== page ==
The Globe and Mail’s William A. MacDonald implores Canadians not to express “Islamophobia” in response to the Islamic State (ISIS/ISIL/IS) or “homegrown extremists,” stating: “We cannot let 0.003 percent of the Muslim world speak for the other 99.997 percent.”
In responding to the rise of the Islamic State with a rallying cry to fight the real enemy, “Islamophobia,” MacDonald makes a number of dubious claims, beginning with his argument that “99.997 percent” of Muslims are peaceful. He does not cite any poll data to make this assertion, perhaps with good reason.
Well-publicized Pew Research Forum studies of Muslim attitudes around the globe reveal widespread support for Islamic terrorist groups and Sharia Law. Notably, in seventeen of twenty-three countries where the question was asked, at least half of Muslims say Sharia is the revealed word of God. Majorities of Muslims across South Asia, Southeast Asia, sub-Saharan Africa, and the Middle East-North Africa region support the fusion of Sharia Law and the state. Large swathes of Muslims polled around the world support corporal punishments for theft, such as the cutting off of hands. Majorities of Muslims polled in Afghanistan, Pakistan, Egypt, Jordan, and the “Palestinian territories” support the death penalty for apostasy. Substantial portions of Muslims polled also support stoning as a punishment for adultery. Over a third of Muslims polled in Egypt, Jordan, Lebanon, and Tunisia view Hamas favorably. In eleven Muslim-majority countries from Lebanon to Indonesia, 13% was the median share of Muslims polled who viewed al-Qaeda favorably.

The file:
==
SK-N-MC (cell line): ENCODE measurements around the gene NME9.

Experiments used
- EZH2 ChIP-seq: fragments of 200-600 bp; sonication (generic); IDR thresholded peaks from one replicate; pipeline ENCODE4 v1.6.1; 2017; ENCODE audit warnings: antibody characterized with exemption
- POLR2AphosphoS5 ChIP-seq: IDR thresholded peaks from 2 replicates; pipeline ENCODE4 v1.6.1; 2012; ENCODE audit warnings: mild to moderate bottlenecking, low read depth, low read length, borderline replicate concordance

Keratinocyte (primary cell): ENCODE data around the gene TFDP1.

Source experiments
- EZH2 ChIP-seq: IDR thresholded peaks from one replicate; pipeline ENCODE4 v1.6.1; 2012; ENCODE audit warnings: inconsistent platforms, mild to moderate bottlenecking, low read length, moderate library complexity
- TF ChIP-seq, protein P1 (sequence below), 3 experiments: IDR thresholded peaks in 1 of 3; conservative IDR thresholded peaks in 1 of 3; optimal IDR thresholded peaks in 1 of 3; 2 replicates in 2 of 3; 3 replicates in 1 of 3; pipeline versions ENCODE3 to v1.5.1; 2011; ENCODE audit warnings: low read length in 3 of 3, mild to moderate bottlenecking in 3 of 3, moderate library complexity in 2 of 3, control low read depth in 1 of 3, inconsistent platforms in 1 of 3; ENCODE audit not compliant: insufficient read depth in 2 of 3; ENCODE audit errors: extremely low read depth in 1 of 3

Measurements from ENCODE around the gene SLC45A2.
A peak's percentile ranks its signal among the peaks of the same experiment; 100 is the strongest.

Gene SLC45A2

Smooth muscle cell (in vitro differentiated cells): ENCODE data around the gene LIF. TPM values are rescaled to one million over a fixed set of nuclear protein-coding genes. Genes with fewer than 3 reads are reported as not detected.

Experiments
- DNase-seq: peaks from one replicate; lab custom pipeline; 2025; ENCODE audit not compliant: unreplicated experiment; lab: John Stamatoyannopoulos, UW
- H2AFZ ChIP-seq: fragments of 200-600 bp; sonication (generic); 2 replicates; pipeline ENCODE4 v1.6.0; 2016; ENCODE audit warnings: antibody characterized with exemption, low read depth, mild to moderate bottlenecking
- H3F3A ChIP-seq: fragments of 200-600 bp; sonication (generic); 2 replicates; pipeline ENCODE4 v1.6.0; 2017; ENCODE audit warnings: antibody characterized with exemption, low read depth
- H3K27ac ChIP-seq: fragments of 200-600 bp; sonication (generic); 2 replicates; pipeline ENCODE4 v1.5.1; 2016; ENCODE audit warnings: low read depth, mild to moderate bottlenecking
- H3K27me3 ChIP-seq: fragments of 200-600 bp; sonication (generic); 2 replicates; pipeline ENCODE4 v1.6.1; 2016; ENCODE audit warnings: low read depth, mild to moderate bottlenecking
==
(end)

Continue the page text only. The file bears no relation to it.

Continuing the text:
MacDonald continues by claiming that “no Muslim country is in the world’s top 20 in terms of homicides per capita, nor is Islam associated with any of the 10 largest genocides in history.”
Accepting the premise drawn from United Nations data as true, a broader comparative analysis of countries based on intentional killings, including war and terrorism, paints a different picture. Studies involving homicide often dismiss Muslim-majority countries because they are considered to be in a state of war, where defining what is a homicide (as opposed to the killing of a war combatant) or keeping track of who is dying is near impossible due to the absence of coherent states. Thus, South America, Central America, and the Caribbean have come to dominate highest murder rate lists. Broadening the comparison of “Muslim countries” (to borrow MacDonald’s term) with other countries to include displaced persons fleeing strife and war, the numbers show that half of the world’s refugees in 2014 originated from three “Muslim countries”: Syria, Afghanistan, and Somalia.
MacDonald then prescribes “accommodation” of Islam to resolve “the relationship” between it and “the rest of the world.” He suggests extricating terms like “Islamic” and “Muslim” from our political lexicon:
The only long-run solution to the relationship between Islam and the rest of the world is rooted in mutual accommodation. Whatever is being done to fight terrorism must always keep that reality in mind. Words matter, and we should avoid to the extent possible including the terms Islamic or Muslim in our descriptions of extremism or terrorism, even if the violence is being done in the name of Islam. Readers already know that’s what al-Qaeda and Islamic State claim.
On the issue of Islamic face-coverings for women such as niqabs, MacDonald asserts that they are “incompatible with the openness that has become part of the Canadian way.” His next sentence states that niqabs, however, represent “no threat to anyone.”
The article closes out with reading recommendations, including Karen Armstrong’s Muhammad: A Prophet for Our Time. Armstrong is noteworthy for having said Sam Harris’s description of Islam as “the motherlode of bad ideas” was reminiscent of anti-Semitic rhetoric that “led to the concentration camps in Europe.”